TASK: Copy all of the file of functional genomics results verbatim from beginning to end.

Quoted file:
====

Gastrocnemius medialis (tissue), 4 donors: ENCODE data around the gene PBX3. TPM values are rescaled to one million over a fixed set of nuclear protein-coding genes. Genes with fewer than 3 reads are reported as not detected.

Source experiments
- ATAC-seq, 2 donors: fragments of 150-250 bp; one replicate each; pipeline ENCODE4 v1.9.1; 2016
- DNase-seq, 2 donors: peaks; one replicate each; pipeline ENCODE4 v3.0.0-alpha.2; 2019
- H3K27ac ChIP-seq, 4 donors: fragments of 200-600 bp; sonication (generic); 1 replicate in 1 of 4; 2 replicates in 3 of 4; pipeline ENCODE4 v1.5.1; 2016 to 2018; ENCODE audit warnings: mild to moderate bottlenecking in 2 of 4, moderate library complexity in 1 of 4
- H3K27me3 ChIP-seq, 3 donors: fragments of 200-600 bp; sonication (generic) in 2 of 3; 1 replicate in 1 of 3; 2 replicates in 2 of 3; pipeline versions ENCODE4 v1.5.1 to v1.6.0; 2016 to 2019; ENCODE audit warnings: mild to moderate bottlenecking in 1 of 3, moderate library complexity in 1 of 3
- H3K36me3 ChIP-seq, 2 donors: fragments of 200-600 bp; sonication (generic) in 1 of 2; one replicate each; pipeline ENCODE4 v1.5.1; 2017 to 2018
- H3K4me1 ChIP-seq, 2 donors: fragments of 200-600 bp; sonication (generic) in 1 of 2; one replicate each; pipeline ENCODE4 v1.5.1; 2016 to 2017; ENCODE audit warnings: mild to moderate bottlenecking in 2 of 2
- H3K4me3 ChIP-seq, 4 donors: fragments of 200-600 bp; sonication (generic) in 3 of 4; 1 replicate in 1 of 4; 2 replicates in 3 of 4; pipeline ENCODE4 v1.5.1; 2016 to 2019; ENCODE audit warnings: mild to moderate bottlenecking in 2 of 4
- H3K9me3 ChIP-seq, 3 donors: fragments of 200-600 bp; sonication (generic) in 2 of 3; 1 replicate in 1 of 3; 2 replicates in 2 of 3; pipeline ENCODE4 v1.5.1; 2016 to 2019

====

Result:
Gastrocnemius medialis (tissue), 4 donors: ENCODE data around the gene PBX3. TPM values are rescaled to one million over a fixed set of nuclear protein-coding genes. Genes with fewer than 3 reads are reported as not detected.

Source experiments
- ATAC-seq, 2 donors: fragments of 150-250 bp; one replicate each; pipeline ENCODE4 v1.9.1; 2016
- DNase-seq, 2 donors: peaks; one replicate each; pipeline ENCODE4 v3.0.0-alpha.2; 2019
- H3K27ac ChIP-seq, 4 donors: fragments of 200-600 bp; sonication (generic); 1 replicate in 1 of 4; 2 replicates in 3 of 4; pipeline ENCODE4 v1.5.1; 2016 to 2018; ENCODE audit warnings: mild to moderate bottlenecking in 2 of 4, moderate library complexity in 1 of 4
- H3K27me3 ChIP-seq, 3 donors: fragments of 200-600 bp; sonication (generic) in 2 of 3; 1 replicate in 1 of 3; 2 replicates in 2 of 3; pipeline versions ENCODE4 v1.5.1 to v1.6.0; 2016 to 2019; ENCODE audit warnings: mild to moderate bottlenecking in 1 of 3, moderate library complexity in 1 of 3
- H3K36me3 ChIP-seq, 2 donors: fragments of 200-600 bp; sonication (generic) in 1 of 2; one replicate each; pipeline ENCODE4 v1.5.1; 2017 to 2018
- H3K4me1 ChIP-seq, 2 donors: fragments of 200-600 bp; sonication (generic) in 1 of 2; one replicate each; pipeline ENCODE4 v1.5.1; 2016 to 2017; ENCODE audit warnings: mild to moderate bottlenecking in 2 of 2
- H3K4me3 ChIP-seq, 4 donors: fragments of 200-600 bp; sonication (generic) in 3 of 4; 1 replicate in 1 of 4; 2 replicates in 3 of 4; pipeline ENCODE4 v1.5.1; 2016 to 2019; ENCODE audit warnings: mild to moderate bottlenecking in 2 of 4
- H3K9me3 ChIP-seq, 3 donors: fragments of 200-600 bp; sonication (generic) in 2 of 3; 1 replicate in 1 of 3; 2 replicates in 2 of 3; pipeline ENCODE4 v1.5.1; 2016 to 2019